Here are a Few Tips for Preparing Your Court(s) for the Spring.
Asphalt or Concrete Courts
1. DRAINAGE: Clear out an area at least 2′ wide and 3″ to 6″ deep along the low side of the tennis courts (the side the water drains to). Make sure that no grass or dirt has collected on the edge of the court. The drainage ditch outside of the court area should have a positive flow (away from the court) due to the enormous amount of water coming off a hard court after a rain. There should be no standing water adjacent to the court as this may cause cracking, settling or both.
2. PRESSURE WASH: Clean the entire court area with a pressure washer, paying close attention to those areas that hold water or are accumulating dirt. Also, any candy, soft drinks, gas or other staining items should be washed off the surface to prevent decay of the acrylic color. When pressure washing, make sure the washer unit does not leak gas or oil. This is VERY important as these liquids will rapidly decay and soften the court surface. We generally use a either a 2,500 or 3,000 psi pressure washer with the 15 degree nozzle tip. Do not use any “add in” cleaning materials as this may stain the court.
An alternative to pressure washing is a diluted mix of 10 parts water to 1 part bleach. The mix should be sprayed on a small area, approximately 10′ x 20′, allowed to sit for 3 – 4 minutes, and then immediately rinsed off. Be very careful to remove all bleach as this could stain the court surface.
3. CRACKS: Patch all cracks with an acrylic crack patch material. This procedure will prevent the cracks from widening and causing severe structural damage to the court. If weeds or grass are growing in the cracks, remove them and then spray a grass/weed killer in before patching. Be careful to use a water-based week killer as an oil based product will prevent the crack patch from bonding to the asphalt.
4. NETS: Clean the head band with a strong mildew remover. After cleaning, spray on a good silicone or Armoral type preserver. Check to make sure the side lacing is secure and that the anchor pipe holding the center strap is clean and rust free. Now would also be a good time to check the center strap, in particular the double-snap hook which connects it to the anchor pipe.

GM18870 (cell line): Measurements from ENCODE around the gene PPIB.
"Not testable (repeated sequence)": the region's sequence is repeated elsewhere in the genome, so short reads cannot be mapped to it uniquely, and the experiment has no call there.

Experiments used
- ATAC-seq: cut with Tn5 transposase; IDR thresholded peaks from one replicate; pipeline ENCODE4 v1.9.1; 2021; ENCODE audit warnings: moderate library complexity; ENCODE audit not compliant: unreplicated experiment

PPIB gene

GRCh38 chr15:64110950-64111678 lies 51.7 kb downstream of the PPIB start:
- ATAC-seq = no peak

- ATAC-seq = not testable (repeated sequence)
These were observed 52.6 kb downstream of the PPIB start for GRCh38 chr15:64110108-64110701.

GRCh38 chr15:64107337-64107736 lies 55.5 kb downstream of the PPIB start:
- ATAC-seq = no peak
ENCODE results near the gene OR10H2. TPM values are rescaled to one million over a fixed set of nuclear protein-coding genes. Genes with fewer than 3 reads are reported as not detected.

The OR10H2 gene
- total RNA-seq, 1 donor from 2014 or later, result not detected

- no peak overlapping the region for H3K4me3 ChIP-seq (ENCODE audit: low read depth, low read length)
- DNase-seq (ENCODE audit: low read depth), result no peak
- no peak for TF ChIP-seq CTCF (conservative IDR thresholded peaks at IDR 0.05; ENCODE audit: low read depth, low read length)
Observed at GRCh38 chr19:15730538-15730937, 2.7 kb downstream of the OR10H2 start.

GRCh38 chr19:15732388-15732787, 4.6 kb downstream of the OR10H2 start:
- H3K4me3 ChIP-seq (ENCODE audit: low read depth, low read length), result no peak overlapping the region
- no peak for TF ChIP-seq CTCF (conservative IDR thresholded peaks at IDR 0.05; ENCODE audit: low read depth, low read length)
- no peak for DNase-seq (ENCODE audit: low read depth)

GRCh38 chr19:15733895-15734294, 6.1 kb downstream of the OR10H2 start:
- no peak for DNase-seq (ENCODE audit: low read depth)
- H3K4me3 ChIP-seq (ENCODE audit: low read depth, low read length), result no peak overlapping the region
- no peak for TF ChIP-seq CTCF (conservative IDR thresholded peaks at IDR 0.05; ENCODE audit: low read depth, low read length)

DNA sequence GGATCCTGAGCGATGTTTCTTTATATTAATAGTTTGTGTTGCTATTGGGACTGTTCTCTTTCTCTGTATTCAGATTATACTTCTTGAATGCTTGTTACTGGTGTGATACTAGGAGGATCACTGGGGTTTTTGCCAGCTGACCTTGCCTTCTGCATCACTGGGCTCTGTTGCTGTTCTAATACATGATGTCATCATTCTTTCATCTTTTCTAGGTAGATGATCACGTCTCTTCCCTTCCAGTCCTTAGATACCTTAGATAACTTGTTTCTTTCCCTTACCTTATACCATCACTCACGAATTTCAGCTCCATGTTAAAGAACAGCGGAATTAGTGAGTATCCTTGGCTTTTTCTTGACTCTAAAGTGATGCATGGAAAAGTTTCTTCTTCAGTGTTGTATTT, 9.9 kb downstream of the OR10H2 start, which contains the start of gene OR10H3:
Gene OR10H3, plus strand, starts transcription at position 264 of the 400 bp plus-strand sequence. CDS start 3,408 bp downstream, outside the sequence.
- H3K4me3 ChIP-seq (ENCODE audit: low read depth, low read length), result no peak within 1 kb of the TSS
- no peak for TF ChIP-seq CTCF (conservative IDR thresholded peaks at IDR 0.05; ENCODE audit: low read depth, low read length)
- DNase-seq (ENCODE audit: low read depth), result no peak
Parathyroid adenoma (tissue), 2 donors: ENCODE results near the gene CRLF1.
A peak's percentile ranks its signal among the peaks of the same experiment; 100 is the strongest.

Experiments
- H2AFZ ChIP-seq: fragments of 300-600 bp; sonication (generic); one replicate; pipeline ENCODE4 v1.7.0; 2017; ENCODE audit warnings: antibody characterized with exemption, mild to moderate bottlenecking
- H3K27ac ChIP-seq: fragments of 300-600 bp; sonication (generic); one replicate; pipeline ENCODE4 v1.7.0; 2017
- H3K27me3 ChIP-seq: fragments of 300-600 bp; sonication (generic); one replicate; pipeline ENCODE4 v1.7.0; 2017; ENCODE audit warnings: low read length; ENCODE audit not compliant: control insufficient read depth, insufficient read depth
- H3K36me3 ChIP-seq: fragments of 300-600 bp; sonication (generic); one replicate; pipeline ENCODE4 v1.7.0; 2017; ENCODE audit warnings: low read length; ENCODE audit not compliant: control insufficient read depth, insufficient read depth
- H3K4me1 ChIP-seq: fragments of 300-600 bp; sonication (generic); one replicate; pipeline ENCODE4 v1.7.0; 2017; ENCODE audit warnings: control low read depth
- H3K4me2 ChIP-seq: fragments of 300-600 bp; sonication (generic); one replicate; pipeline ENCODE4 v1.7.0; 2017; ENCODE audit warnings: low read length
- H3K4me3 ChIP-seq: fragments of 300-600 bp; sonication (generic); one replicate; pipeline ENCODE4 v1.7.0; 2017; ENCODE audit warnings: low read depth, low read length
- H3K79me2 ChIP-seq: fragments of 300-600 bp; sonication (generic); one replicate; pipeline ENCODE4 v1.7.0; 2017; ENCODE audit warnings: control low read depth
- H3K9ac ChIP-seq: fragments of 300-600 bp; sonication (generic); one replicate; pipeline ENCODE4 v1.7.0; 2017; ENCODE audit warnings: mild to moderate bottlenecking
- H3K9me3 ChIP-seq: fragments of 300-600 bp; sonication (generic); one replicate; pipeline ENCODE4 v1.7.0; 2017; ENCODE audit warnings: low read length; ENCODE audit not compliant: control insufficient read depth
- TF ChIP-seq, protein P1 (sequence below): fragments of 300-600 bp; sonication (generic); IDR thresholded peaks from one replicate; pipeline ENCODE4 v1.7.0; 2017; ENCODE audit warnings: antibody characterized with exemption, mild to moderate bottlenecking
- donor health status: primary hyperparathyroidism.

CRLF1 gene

5. NET POSTS: Wire brush, prime and re-paint all net posts. Special care should be taken with the crank, if the crank is exposed to the weather. Internal crank posts should be sprayed with silicone or some other lubricant to insure against oxidizing and locking up. If your posts are bent, they can be re-heated by a welder and pulled back into shape. If the poles are pulling up the concrete base, it is best to dig them out and re-set in a new foundation. Typically this hole should measure 2.5′ x 2.5′ x 3′ utilizing 3,000 psi concrete. Posts are set 42′ apart.
6. STERILIZE: Place a good vegetation sterilant within 12″ outside the area of the court. A border of at least 12″ is necessary to prevent encroachment of weeds, grasses and roots. Follow all directions when applying weed killers and sterilants.
7. LIGHTS: Check all fixtures for rust, loose bolts and loose connections. Pay close attention to any signs of wear. Clean and paint where necessary. Completely clean the lens of the lights. As much as 50% of your lighting can be lost with dirty lenses. Windex can be used to clean the glass protective shield, as well as the reflective lense inside the lighting case.
8. TREES: Trim any limbs of trees or bushes that hang over the tennis court surface. Trees and bushes drop leaves, twigs, seeds and other debris which are detrimental to the court surface. If the limbs are not removed, the courts should be blown off on a regular basis to insure that no damage is done to the court surface. As in the case with the pressure washer, make sure that the blower does not leak gas or oil as this would do serious damage.
9. FENCE: Check the fence for any missing ty wires. Also check to make sure that the gates are not digging into the court surface when they are opened and closed. Fencing should require minimum care but if left totally unexamined, it can cause permanent damage to the tennis court.
10. EQUIPMENT: Oil and lubricate your roller and/or power unit. Clean and repaint any metal that has rusted or shows sign of wear. Check oil, plugs, tires and hinges for wear. Check all of your brooms and line sweepers making sure that you have spare brushes and brooms. You can get by not rolling the courts for a few days, but the court lines must be brushed daily and the court should be broomed twice a day at least.
Information provided by: Gary D. Whalen